He had a face like a chipmunk and would become one of Japan’s greatest-ever tough guys. Joe Shishido, or “Joe the Ace,” was a contract player for Nikkatsu Company during their golden age. A statement which probably means next to nothing to a lot of people since they aren’t familiar with Nikkatsu or the multi-decade run they had cranking out dark, low-budget film noirs to compete with American and French crime movies.
From the 50s to the 70s Nikkatsu’s house directors included Toshio Masuda, Takashi Nomura, Shoehei Imamura, Yasuharu Hesebe and, most famously, Seijun Suzuki. Suzuki took crime films from straight-ahead dramas to stylistically daring romps like BRANDED TO KILL and TOKYO DRIFTER. Films which would be credited as direct influences on filmmakers as diverse as Jim Jarmusch, Tekeshi Kitano, Quentin Tarantino and Wong Kar-wei. Which brings us back to the man with the chipmunk face.
Joe Shishido was Suzuki’s favorite star and featured in the above two films as well as DETECTIVE BUREAU 2-3: GO TO HELL BASTARDS!, YOUTH OF THE BEAST, GATE OF FLESH and A TALE OF SORROW AND SADNESS.
Shishido also managed to star in a number of other notable Nikkatsu Company features for other directors including; RUSTY KNIFE, CRUEL GUN STORY, MASSACRE GUN and A COLT IS MY PASSPORT. Four of these films are a part of a terrific Criterion DVD set called NIKKATSU NOIR, which I highly recommend if you collect such pre-streaming-age artifacts.
Later in his career, Shishido would finally leave Nikkatsu and work for TOEI. He became part of its most famous franchise and stared in BATTLES WITHOUT HONOR AND HUMANITY: FINAL EPISODE and NEW BATTLES WITHOUT HONOR AND HUMANITY. Both were helmed by director, Kinji Fukasaku who would go on to direct the ultra-violent, teen epic, BATTLE ROYALE.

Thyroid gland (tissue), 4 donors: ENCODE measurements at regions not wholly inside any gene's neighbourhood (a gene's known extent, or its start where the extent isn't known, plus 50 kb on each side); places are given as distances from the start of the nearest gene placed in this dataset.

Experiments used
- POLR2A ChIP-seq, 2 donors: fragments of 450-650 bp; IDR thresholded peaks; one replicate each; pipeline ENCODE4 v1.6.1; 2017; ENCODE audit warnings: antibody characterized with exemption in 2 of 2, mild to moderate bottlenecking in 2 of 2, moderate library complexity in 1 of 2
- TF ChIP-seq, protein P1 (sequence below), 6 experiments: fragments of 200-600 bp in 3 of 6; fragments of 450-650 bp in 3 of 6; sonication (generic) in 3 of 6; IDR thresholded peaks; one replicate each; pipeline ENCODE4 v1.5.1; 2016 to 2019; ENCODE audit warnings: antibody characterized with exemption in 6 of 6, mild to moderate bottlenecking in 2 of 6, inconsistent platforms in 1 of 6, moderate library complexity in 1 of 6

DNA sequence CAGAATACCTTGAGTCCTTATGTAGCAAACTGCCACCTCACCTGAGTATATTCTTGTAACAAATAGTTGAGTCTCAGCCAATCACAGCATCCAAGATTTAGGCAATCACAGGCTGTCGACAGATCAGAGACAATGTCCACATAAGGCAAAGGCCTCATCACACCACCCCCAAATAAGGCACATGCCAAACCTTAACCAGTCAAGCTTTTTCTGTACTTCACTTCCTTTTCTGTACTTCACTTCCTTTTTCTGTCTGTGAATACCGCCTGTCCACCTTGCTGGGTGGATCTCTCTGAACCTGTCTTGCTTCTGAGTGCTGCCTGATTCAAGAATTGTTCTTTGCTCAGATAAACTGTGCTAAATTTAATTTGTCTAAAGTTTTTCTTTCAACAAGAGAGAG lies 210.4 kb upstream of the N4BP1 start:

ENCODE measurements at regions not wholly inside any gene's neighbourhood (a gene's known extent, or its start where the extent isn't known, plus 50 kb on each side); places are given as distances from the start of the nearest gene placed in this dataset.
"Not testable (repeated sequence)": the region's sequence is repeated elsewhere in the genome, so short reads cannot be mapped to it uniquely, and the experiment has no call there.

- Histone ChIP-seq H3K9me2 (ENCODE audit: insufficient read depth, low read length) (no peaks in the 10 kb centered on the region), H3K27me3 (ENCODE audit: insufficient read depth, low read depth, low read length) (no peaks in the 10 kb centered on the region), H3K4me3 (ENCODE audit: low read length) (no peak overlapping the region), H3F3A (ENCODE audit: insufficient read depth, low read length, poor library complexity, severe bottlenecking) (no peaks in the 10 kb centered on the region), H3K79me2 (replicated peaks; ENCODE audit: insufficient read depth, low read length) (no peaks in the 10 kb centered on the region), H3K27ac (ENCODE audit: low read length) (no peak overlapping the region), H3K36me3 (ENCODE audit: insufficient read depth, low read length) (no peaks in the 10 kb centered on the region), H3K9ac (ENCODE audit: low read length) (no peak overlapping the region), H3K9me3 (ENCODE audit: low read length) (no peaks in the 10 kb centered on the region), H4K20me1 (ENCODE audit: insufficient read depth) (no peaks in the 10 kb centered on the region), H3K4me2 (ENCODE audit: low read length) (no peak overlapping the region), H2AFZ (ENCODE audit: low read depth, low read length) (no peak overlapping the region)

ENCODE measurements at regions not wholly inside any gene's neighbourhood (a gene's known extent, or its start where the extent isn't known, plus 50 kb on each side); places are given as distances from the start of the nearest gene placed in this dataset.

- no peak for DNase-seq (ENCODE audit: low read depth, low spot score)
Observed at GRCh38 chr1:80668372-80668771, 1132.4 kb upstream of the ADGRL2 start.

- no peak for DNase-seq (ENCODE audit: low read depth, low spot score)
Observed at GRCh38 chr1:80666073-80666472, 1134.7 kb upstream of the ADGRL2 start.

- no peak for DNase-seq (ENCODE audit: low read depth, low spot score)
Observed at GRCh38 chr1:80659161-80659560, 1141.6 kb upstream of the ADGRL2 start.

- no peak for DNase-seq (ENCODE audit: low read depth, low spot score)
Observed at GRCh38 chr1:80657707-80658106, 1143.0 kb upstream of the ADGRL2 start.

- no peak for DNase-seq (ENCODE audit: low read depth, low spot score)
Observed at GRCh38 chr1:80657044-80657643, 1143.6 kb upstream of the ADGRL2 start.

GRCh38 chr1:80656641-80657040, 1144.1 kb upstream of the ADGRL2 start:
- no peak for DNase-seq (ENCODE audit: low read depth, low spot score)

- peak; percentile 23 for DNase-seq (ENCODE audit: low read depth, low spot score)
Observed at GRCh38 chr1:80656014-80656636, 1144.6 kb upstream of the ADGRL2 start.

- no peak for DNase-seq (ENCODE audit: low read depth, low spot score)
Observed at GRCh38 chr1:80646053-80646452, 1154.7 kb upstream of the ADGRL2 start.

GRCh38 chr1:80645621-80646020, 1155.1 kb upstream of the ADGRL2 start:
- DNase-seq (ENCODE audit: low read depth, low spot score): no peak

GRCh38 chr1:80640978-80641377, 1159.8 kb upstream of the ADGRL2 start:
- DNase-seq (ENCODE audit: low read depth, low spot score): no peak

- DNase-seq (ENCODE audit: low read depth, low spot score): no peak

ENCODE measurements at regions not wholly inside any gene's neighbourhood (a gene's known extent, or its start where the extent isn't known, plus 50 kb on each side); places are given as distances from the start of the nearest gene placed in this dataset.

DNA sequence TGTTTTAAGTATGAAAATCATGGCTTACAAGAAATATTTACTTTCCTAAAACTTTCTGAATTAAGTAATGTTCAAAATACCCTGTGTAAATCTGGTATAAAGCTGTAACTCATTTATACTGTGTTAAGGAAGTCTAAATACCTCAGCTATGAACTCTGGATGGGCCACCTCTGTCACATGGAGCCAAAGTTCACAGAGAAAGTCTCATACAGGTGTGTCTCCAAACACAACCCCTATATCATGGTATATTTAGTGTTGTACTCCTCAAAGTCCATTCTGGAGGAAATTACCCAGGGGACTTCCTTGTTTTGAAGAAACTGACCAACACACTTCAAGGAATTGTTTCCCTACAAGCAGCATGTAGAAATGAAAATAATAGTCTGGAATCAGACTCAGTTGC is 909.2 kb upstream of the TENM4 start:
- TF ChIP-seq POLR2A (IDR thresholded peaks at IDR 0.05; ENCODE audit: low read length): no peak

Clearly, it wasn’t just Shishido’s cheeks that were in demand. He had a look and a presence which made him unique in Japanese filmmaking. Speaking of those cheeks, they weren’t natural. They were surgically created.
In 1957, Shishido decided that his looks were too bland and had plastic surgery to create the look he would become famous for. Clearly it worked. His career went from forgettable action/comedy roles to being one of the most in-demand actors of his era. He made over 300 films in his career and, if anything, achieved even greater fame, at least in the west, when his early crime films were finally released on DVD and streaming services.
The days are long-gone, of course, when studios cranked out picture after picture with the same stable of directors and the same stars. A shame, really, when you consider how many of those quick, low-budget projects were so memorable.
Joe Shishido harkens back to another era, not just for the studios but to tough guys. A time when all you needed was a cold look in the eye, a warm gun in the hand and really, really big, surgically-created cheeks.